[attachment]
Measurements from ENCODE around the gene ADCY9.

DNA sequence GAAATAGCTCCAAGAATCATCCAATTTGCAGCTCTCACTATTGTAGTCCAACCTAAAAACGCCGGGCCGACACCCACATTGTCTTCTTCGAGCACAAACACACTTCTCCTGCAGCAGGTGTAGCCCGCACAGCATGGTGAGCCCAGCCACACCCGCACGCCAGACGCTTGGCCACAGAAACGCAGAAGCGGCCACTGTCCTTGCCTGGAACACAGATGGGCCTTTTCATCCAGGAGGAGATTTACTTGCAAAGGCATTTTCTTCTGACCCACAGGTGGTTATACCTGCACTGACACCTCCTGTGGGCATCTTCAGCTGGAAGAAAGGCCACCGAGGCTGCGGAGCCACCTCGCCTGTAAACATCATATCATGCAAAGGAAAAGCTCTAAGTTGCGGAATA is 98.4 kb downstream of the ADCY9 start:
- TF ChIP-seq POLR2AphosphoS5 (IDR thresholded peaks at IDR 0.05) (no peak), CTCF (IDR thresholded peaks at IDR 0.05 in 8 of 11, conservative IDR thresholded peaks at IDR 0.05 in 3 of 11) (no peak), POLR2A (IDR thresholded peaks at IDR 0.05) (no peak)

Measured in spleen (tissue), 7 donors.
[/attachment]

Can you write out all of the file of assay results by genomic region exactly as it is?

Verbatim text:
Measurements from ENCODE around the gene ADCY9.

DNA sequence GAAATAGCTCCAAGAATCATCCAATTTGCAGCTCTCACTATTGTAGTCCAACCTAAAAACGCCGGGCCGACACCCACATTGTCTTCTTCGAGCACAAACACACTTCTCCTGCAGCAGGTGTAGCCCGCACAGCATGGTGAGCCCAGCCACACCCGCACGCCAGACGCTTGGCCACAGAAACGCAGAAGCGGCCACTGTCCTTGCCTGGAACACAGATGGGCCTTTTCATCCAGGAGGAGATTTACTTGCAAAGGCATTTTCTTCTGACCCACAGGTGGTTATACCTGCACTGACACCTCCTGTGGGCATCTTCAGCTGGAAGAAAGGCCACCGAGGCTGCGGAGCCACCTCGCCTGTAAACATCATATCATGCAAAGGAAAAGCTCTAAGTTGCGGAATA is 98.4 kb downstream of the ADCY9 start:
- TF ChIP-seq POLR2AphosphoS5 (IDR thresholded peaks at IDR 0.05) (no peak), CTCF (IDR thresholded peaks at IDR 0.05 in 8 of 11, conservative IDR thresholded peaks at IDR 0.05 in 3 of 11) (no peak), POLR2A (IDR thresholded peaks at IDR 0.05) (no peak)

Measured in spleen (tissue), 7 donors.